A first ever view of « below a hurricane » with SMOS

Category : CATDS, L3, Ocean

SMOS has opened a new field of research and application (one more!)

Observing sea surface state under a Hurricane

By Joe Tenerelli (CLS Brest)

It is well known that the L-band brightness temperatures measured by a downward looking radiometer such as that on board SMOS are significantly influenced by a number of radiation sources. Among the most important sources of L-band brightness over the ocean are:

1) flat surface emission (with order of magnitude 100 K);
2) Atmospheric emission (on the order of 5 K including reflected downwelling and upwelling);
3) scattered galactic radiation incident at the surface (order of magnitude 10 K);
4) excess emission associated with wind-driven surface roughness (order of magnitude 10 K).

By formulating a forward model of scene brightness for each of these sources, we can remove all but one of these contributions in order to reveal individual sources. For example, by removing all but the flat surface emission and by linearizing the salinity dependence about some reference value, we can retrieve deviations of surface salinity from that reference.
Similarly, by removing all but the scattered galactic noise contribution and projecting the remaining brightness onto the celestial sphere, we can obtain maps of scattered galactic noise as a function of surface wind speed (see an earlier post for results of this exercise).
Analogously, we can remove all but the rough surface emission to reveal the impact of roughness on the brightness temperatures at the radiometer. When we do this, we find a significant residual signal that continues to steadily increase up through hurricane force winds.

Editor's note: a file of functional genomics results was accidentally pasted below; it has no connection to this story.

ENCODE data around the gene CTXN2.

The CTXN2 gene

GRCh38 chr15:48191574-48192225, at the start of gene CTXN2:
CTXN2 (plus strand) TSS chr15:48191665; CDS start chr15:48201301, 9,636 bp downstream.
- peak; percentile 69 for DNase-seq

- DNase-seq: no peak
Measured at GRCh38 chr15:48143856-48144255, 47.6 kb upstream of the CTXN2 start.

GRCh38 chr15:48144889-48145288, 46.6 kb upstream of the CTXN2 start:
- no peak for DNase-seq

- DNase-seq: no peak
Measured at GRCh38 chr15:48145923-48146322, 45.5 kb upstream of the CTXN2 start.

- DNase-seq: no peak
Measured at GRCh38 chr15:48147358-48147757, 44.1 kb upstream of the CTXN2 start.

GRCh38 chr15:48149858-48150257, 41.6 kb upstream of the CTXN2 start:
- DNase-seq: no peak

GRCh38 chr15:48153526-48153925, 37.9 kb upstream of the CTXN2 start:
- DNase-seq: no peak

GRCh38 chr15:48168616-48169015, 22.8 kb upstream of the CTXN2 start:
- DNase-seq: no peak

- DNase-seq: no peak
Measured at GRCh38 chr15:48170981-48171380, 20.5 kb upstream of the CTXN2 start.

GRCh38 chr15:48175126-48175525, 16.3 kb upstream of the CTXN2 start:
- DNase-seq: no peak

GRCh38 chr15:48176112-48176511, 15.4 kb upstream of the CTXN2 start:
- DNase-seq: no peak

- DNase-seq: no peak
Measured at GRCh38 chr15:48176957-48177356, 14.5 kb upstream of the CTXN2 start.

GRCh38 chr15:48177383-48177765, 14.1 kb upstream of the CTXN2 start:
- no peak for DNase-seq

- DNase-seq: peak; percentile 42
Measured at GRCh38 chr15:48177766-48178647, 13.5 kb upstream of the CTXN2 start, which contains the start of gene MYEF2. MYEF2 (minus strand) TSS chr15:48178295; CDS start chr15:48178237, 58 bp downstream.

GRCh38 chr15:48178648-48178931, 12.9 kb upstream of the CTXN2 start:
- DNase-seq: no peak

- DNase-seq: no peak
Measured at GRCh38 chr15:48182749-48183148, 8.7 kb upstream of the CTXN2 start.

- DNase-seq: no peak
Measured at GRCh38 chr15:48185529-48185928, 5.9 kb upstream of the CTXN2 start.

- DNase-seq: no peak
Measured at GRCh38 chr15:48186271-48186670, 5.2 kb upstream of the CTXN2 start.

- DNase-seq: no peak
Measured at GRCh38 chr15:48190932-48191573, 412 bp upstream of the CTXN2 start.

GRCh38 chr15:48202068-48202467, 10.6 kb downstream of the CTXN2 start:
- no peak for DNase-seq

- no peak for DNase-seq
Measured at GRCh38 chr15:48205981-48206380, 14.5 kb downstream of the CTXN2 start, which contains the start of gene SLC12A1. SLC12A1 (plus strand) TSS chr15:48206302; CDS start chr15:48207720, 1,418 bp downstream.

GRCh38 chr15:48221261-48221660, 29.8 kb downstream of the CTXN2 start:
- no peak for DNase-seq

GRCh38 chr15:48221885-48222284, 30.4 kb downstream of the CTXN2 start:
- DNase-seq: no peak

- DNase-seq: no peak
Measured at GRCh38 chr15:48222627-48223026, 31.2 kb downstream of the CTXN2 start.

Below are two maps showing the first Stokes parameter (divided by two) of this residual roughness brightness. The residuals have been averaged over the dwell lines formed as the satellite passes over fixed points on earth. To the left we see this residual for Hurricane Earl at 2300 UTC 02 September, when it was a category 3 hurricane with maximum surface wind speed of 100 kt (about 51 m/s or 115 miles/hour). The residual first Stokes parameter (divided by two) reaches nearly 20 K to the right of the storm, which is a very significant signal and well above the per-dwell line noise level.
Similarly, the residual first Stokes (Tx+Ty)/2 for hurricane Igor near 0900 UTC 17 September is shown below and to the right, when it was a category 3 hurricane with maximum sustained surface wind speed of near 110 kt (about 55 m/s or 125 miles/hour). As with Earl, the roughness residual (Tx+Ty)/2 reaches nearly 20 K.


Since the SMOS interferometric radiometer, only samples a limited range of spatial frequencies, the spatial resolution of reconstructed brightness temperature maps is limited and features with scales less than about 50 km are strongly smoothed. Therefore, in order to compare SMOS roughness residual brightness temperatures to the HWIND wind fields we applied an average SMOS synthetic beam weighting function to the HWIND wind field in order to derive a smoothed wind field. Below we show various cross sections through the unsmoothed (left) and smoothed (right) HWIND analysis for 1930 UTC 16 September. The large impact of this smoothing is evident: Compared to the unsmooth wind field, the radius of maximum wind speed increases by a few kilometers, the maximum wind speed decreases from 100 kt to about 90 kt, and the minimum surface wind speed at the storm center increases to about 50 kt.
Strictly speaking, the problem of relating synthetic beam smoothed brightness temperatures to ‘smoothed’ wind fields is ill-posed, since, without any assumptions, one can generally find multiple distributions of unsmoothed wind fields that yield different smoothed brightness temperature fields for the same smoothed wind field. However, to the extent that the roughness residual brightness temperature varies linearly with wind speed, we can justifiably derive a ‘smoothed’ model by relating a smoothed wind field to synthetic beam averaged brightness temperature field.